Thursday, June 9, 2011

Country Girl

Hiroko Taniyama - Country Girl (1980)
Music/Lyric: Hiroko Taniyama

Hiroko Taniyama has a very distinctive voice. It's a bit like the sort of voice one might expect from a cartoon character. A lot of her lyrics have a bit of a fairy-tale feel to them (there's actually a Japanese adjective for this: Meruhenchikku, from the German Maerchen, or fairy tale). The subject matter of "Country Girl" is a bit more mundane than the typical fairy tale, but it still kind of feels like one. Taniyama's cartoonish voice doesn't work for all of her songs, but I think it works really well for this story about a country girl in the big city:

Nigiyaka na tokai no keshiki wa
Kawaru mangekyou
Itsu de mo kimi o odorakaseru
Nanairo purizumu
The bustling city scenes
Are an ever-changing kaleidoscope,
Always surprising you,
A seven-colored prism.
Kimi wa ofuro no sukaato
Hajirau you ni
Sore de mo hitomi o kagayakasete
Machi o aruiteta ne
Your secondhand skirt
Embarasses you,
But you walk through the streets,
Eyes sparkling.
[Chorus]:
Kantorii gaaru kimi no me no naka de
Yuuyake ga moeru
Kantorii gaaru kimi no hohoemi ni
Sougen no nioi ga suru
Suki da yo
Country girl,
The sunset shines in your eyes.
Country girl,
Your smile reminds me of the prairie.
I love you.
Tomadoigachi no kimi no shisen ga
Itsumo oikakeru no wa
Nagai tabako no kiza ni kuwaeta
Wakai otoko datta
Your uncertain gaze
Is always chasing after a young man,
Who smokes a long cigarette
Just for show.
Soitsu ga aru hi kimi ni tewatashita
Aoi fuutou
Tegami no naka ni kakareteita no wa
Konna serifu datta ne
One day, he handed you
A blue envelope
In the letter it contained,
These words were written:
[Repeat chorus]

Aitsu ga kimi wo suteta no wa
Tatta nanokame no koto
Kesshou no umai oshare na musume ni
Sassa to norikaeta no sa
It was only seven days
Until he threw you away.
He quickly traded you
For a fashionable girl in makeup.
Kimi wa kagami ni utsutta
Jibun no kao ni mukatte
Aitsu ga kureta itsuka no kotoba o
Nakinagara tubuyaiteta ne
You looked at the reflection
Of your face in the mirror,
Crying and murmuring
The words he would say to you:
[Repeat chorus]

Boku wa hajime kara owari made
Kimi o mite ita
Makka na ruuju sotto hiite mite
Sugu ni fukitotta no mo
From the beginning until the end,
I have been watching you.
When you first tried on red lipstick,
And then soon wiped it off.
Ima sugu ushiro o furikaere
Boku wa koko ni iru yo
Boku ga kaita ano tegami no kotoba o
Mou ichido kimi ni okurou
Hurry and look behind you,
I am here.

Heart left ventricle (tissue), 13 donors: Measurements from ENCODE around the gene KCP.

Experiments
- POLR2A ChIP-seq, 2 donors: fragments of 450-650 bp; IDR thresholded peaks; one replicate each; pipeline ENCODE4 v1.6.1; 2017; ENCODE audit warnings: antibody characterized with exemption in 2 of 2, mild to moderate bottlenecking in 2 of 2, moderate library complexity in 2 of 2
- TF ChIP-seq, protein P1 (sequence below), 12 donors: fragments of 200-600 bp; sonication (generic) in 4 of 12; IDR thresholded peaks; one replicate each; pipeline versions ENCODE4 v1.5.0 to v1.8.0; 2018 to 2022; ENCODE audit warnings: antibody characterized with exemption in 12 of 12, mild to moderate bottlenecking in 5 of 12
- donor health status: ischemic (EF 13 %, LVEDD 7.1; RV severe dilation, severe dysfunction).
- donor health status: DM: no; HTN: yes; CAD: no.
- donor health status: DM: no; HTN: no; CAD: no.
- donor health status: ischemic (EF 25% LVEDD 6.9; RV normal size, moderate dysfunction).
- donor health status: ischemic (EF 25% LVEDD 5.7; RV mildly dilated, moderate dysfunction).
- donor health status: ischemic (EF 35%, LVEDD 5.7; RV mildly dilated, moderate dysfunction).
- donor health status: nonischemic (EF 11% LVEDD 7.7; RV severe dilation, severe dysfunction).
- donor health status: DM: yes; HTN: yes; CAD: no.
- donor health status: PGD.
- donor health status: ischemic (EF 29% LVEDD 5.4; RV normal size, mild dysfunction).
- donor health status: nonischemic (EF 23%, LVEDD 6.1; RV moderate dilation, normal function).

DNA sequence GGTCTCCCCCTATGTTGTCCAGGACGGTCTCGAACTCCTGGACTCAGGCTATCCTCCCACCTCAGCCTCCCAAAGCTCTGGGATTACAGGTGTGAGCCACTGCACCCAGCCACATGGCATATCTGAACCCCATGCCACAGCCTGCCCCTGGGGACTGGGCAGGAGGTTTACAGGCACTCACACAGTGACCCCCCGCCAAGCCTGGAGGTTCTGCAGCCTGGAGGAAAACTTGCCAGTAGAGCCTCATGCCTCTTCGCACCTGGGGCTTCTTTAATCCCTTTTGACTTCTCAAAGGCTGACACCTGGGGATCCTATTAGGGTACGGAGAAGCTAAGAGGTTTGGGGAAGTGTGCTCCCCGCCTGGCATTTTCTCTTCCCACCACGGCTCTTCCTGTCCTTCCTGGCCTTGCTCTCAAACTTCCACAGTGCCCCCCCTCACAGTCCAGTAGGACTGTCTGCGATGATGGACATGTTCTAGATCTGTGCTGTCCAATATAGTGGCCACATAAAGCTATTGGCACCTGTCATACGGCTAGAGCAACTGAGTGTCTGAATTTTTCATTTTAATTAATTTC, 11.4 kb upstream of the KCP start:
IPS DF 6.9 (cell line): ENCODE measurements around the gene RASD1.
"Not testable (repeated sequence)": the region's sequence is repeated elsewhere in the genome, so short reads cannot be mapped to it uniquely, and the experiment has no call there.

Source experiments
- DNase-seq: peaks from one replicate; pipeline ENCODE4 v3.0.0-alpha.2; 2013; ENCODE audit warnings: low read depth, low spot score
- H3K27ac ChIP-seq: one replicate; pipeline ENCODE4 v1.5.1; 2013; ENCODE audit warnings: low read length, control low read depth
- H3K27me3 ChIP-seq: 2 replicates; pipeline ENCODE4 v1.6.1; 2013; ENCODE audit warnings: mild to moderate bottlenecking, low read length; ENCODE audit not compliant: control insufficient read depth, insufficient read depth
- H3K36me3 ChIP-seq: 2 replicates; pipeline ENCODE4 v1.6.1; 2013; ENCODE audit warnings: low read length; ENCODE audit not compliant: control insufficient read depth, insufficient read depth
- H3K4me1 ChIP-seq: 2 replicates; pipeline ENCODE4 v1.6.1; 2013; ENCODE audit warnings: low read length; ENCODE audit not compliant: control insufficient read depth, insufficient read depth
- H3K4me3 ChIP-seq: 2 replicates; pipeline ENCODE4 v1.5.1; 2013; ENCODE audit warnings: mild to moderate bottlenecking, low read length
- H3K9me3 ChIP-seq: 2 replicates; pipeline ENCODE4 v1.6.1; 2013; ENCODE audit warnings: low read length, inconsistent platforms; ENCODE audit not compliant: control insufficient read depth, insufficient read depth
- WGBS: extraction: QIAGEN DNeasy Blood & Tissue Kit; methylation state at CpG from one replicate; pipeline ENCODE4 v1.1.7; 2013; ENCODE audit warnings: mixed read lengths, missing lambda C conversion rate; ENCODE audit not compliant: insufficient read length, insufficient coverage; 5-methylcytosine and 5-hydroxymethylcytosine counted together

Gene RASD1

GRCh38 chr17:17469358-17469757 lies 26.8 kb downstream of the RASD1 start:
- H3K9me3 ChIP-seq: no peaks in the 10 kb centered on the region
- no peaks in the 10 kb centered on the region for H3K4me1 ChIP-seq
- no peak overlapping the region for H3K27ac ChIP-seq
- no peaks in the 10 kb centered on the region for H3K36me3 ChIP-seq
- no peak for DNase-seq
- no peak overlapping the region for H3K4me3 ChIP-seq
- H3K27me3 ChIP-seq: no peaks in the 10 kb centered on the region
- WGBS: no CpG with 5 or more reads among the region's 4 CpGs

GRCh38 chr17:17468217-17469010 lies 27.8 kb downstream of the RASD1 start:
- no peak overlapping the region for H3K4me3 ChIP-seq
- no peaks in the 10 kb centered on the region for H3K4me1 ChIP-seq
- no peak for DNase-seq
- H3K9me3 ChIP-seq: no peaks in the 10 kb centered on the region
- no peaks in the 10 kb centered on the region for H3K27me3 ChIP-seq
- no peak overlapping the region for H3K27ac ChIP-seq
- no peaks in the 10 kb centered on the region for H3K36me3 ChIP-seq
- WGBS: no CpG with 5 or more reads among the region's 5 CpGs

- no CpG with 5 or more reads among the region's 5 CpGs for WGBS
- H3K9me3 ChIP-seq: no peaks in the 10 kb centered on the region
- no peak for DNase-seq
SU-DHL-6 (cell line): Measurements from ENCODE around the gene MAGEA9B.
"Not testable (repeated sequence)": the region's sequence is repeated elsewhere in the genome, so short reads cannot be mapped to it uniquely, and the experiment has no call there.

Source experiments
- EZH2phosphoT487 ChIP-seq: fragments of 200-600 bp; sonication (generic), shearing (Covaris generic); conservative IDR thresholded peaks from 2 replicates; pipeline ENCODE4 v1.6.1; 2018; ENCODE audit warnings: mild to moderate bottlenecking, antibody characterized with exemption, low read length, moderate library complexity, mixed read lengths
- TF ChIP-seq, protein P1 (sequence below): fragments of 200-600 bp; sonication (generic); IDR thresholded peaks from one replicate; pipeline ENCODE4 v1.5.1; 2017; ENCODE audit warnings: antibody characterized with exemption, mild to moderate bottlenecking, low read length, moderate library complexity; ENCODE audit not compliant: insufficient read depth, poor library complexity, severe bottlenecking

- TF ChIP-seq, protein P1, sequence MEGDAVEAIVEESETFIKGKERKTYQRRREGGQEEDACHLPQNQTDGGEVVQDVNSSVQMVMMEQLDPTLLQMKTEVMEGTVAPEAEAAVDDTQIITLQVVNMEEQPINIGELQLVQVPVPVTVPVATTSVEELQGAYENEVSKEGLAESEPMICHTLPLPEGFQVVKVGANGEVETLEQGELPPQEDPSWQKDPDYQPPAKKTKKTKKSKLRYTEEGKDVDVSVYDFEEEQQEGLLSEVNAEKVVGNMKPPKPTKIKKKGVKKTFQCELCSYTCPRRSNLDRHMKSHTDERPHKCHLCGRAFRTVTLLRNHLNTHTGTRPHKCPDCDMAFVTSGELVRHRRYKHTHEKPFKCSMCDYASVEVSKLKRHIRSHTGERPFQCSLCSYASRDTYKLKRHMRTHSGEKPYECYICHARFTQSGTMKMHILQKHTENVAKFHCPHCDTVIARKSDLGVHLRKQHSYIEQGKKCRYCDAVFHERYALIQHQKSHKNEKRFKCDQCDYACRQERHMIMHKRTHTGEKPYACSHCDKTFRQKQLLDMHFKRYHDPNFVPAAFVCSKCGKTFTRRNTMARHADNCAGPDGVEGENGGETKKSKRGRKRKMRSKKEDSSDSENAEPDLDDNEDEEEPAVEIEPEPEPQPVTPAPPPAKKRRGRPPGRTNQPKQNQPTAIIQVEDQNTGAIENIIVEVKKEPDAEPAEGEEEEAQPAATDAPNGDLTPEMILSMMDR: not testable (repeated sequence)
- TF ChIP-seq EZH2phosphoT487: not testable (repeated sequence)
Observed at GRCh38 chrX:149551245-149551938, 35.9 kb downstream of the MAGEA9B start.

Once again I will speak to you
The words in the letter I wrote:
[Repeat chorus]
This isn't really obvious from the English translation, but it's clear in the original Japanese (which has sex-specific first-person pronouns) that Taniyama is taking the part of a man in the last few verses of the song. All of them, really, but this isn't made clear at the end. This doesn't seem to be all that unusual in Japanese songs. It's quite common for a woman to cover a song written for a man and not change the lyric to make it more appropriate for a woman, even when it could easily be done without messing up the meter. For example, Hiroko Taniyama's cover of Takao Kisugi's "Dream in Progress" is every bit as male-narrated as the original, despite the fact that two lines of the first verse were entirely rewritten.

I can't think of as many examples, but this does happen in reverse as well. Check out Hideki Tokunaga's cover of Akiko Kobayashi's "Fall in Love," in which he sings the line "I'm just a woman, fall[ing] in love" (money shot at 1:35).

It's somewhat less common, I think, for the original version of the song not to fit the singer's sex, but it does happen. I might be able to BS my way through some hand-wavy explanation about how this has its roots in the tradition of Noh plays being performed by all-male casts, but the bottom line is that I don't know why they do it that way.

I don't know what the deal with the letter in the song is. I don't think it's a translation issue; it's just not very clear in the original how it is that the cad came into possession of the letter written by the narrator. Maybe it was a Cyrano-de-Bergerac-type thing?

I love the word mangekyou (kaleidoscope). The literal etymology is "Ten-thousand flower mirror."

Notes on translation: No major difficulties. There were a few expressions that I couldn't translate into English as elegantly as I would have liked, but other than that it was fairly straightforward.

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